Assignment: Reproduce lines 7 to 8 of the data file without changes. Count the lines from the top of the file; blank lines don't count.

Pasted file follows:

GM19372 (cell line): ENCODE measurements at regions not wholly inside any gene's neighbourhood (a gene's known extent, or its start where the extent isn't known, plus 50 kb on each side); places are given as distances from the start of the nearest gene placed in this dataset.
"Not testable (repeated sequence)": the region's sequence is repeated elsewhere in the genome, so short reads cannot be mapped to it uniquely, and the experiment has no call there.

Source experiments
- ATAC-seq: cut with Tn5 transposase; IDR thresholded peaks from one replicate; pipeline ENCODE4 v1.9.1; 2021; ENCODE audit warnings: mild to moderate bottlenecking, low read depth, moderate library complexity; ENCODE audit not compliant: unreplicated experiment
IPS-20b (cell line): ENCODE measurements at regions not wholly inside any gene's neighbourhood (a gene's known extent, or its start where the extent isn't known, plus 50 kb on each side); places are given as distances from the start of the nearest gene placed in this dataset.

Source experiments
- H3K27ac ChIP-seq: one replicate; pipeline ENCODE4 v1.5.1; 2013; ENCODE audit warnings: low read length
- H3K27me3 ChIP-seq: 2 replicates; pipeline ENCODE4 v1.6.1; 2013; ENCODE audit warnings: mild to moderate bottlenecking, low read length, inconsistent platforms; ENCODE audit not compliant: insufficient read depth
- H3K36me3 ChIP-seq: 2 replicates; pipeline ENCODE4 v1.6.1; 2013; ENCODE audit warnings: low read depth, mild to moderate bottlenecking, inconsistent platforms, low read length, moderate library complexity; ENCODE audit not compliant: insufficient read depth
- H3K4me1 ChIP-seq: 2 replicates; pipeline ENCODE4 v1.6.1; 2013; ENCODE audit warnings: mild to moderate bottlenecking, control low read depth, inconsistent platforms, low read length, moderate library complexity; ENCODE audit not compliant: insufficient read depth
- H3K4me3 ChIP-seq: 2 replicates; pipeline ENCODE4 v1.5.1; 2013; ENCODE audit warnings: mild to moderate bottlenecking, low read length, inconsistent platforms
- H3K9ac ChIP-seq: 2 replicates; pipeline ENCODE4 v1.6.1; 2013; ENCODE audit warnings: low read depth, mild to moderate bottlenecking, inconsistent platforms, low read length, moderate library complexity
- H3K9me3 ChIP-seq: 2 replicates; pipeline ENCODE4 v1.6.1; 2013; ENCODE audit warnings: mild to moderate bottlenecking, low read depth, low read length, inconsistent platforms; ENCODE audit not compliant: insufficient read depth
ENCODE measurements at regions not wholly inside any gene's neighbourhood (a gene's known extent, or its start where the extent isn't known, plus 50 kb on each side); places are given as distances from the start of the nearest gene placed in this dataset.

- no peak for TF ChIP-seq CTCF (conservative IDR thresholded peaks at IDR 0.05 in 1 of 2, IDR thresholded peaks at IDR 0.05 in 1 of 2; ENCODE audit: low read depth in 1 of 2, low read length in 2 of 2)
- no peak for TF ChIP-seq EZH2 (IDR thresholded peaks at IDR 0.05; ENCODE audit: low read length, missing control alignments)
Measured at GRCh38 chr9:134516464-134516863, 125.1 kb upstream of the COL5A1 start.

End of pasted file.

- H3K27ac ChIP-seq: one replicate; pipeline ENCODE4 v1.5.1; 2013; ENCODE audit warnings: low read length
- H3K27me3 ChIP-seq: 2 replicates; pipeline ENCODE4 v1.6.1; 2013; ENCODE audit warnings: mild to moderate bottlenecking, low read length, inconsistent platforms; ENCODE audit not compliant: insufficient read depth